How to Get Your Culture Fix in the Age of Social Distancing

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Studio 54 night club New York Pat Cleveland Jerry Hall
Fiorucci Dancers, April 26, 1977. From the Brooklyn Museum’s Studio 54: Night MagicCourtesy of Allan Tannenbaum. © 2019 Allan Tannenbaum

There are ways to see exhibitions and visit museums without having to leave the house – here are some of the best virtual tours and digital archives on the web

Global museums

Many of the most established and prestigious institutions have their collections and exhibitions available online for virtual visitors the world over (pandemic or not). From the Louvre to the Prado, the world’s richest art history is archived online. In London, the historic British Museum, art behemoth Tate, and the Victoria and Albert Museum (whose fashion collection features gowns by Cristóbal Balenciaga and Alexander McQueen) all have digital archives of their extensive collections, available to peruse online. London’s National Portrait Gallery even has 360-degree views of all its gallery rooms. Across the pond, the same goes for the Los Angeles County Museum of Art, MoMA New York, the Metropolitan Museum of Art New York, the Whitney Museum and the Brooklyn Museum (the lead image is from the Brooklyn Museum’s recently opened exhibition Studio 54: Night Magic).

Local institutions

The Instagram account @artofsocialdistancing has been started to provide up-to-date information on exhibitions affected by the pandemic. Though it’s no surprise that most posts are news of closures and postponements, the feed also acts as something of a virtual peek inside many smaller gallery exhibitions staged in various cities – from London’s Sid Motion Gallery and Carlos / Ishikawa to the ICA Boston and Paris’ Lafayette Anticipations. Huxley-Parlour, Serpentine and Hauser & Wirth also have compelling online resources worth delving into.


Photography fans should look to Magnum Photos’ impressive online resources: from interviews with some of the agency’s most famed photographers (highlights include Eve Arnold, Leonard Freed and Susan Meiselas) to online courses with image-makers like Alec Soth, or advice on breaking into the industry as a graduate. Paris’ Maison Européene de la Photographie also boasts digitised versions of its exhibitions Bliss of Conformity and Mihai Grecu. The recently opened Dorothea Lange exhibition at New York’s MoMA, Words and Pictures, is also supported with fascinating online insights like audio clips of the photographer and written interviews.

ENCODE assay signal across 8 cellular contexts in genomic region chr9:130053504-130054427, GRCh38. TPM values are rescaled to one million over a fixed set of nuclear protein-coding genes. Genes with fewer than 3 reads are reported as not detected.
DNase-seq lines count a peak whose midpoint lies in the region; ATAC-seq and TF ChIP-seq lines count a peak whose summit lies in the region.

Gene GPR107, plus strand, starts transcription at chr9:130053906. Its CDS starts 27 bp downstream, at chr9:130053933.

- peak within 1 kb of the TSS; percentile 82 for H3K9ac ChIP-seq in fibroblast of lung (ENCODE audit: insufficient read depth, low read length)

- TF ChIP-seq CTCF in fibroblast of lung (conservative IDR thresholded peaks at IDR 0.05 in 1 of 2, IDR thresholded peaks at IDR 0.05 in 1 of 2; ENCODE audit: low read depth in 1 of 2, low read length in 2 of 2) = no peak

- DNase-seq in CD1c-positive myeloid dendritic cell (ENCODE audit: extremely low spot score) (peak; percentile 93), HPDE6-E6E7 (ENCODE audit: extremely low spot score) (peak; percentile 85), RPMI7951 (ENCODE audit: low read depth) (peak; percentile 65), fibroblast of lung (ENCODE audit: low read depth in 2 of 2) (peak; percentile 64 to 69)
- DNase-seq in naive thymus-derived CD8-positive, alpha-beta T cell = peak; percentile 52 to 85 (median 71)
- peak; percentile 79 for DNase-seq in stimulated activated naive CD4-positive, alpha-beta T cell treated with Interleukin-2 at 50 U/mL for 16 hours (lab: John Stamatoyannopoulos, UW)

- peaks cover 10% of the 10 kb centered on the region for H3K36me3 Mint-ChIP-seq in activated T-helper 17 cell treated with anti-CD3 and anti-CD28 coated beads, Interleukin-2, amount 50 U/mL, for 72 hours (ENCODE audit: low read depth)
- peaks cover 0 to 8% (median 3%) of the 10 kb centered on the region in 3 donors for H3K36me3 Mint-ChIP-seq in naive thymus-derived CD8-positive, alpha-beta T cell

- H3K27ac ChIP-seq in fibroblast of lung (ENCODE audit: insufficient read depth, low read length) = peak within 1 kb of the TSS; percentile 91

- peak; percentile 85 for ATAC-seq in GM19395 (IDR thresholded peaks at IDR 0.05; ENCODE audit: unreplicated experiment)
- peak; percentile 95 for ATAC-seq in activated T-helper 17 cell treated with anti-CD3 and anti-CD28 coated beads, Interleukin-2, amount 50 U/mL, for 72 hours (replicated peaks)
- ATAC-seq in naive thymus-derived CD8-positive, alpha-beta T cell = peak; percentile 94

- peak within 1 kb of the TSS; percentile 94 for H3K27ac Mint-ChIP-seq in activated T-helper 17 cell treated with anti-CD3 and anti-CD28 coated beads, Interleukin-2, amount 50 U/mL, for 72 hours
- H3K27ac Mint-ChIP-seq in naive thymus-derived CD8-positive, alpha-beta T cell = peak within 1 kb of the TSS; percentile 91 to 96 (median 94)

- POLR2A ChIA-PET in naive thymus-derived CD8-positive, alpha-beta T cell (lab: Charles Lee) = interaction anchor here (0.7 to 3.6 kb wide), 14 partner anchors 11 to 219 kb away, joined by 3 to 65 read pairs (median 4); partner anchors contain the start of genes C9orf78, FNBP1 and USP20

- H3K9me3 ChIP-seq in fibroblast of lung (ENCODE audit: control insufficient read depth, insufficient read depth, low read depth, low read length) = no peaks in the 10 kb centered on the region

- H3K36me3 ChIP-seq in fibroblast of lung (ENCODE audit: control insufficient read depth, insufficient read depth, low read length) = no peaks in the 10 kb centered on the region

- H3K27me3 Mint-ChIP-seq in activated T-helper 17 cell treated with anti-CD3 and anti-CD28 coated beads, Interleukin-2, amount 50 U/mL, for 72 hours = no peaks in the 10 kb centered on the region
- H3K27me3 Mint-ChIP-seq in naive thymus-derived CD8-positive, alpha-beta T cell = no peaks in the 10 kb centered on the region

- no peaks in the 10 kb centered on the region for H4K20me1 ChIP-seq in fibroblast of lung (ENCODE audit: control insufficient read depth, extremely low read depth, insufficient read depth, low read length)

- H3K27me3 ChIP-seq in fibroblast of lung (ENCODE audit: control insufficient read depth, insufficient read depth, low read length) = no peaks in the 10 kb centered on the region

Google’s Arts and Culture celebrates the seminal design movement that swept the early 20th century with Bauhaus Everywhere, a series of interactive and informative articles launched to coincide with the 100th anniversary of Bauhaus. Judd at MoMA New York is an exhibition dedicated to the pioneering and enduring work of Donald Judd, and is supported with a series of soundbites from leading artists and writers detailing why Judd continues to inspire – all available to listen to online. If you’re looking to brush up on your design knowledge, the Design Museum’s archives and collections information online is a must-visit – complete with dedicated pages for chair designs by the decade.


Ahead of Marina Abramovic’s anticipated exhibition at London’s Royal Academy, opening in September, browse Google Arts and Culture’s selection of articles and information dedicated to the pioneering performance artist. David Zwirner is also making the most of its online resources during the temporary closure of its galleries: head to the ‘viewing rooms’ to visit some of its current and past exhibitions. On now is James Welling’s Pathological Colour. In Italy, the Fondazione Prada has announced extensions of its exhibitions and events. Head to the Fondazione’s website and social channels for in-depth looks inside exhibitions including The Porcelain Room, Liu Ye: Storytelling, and K.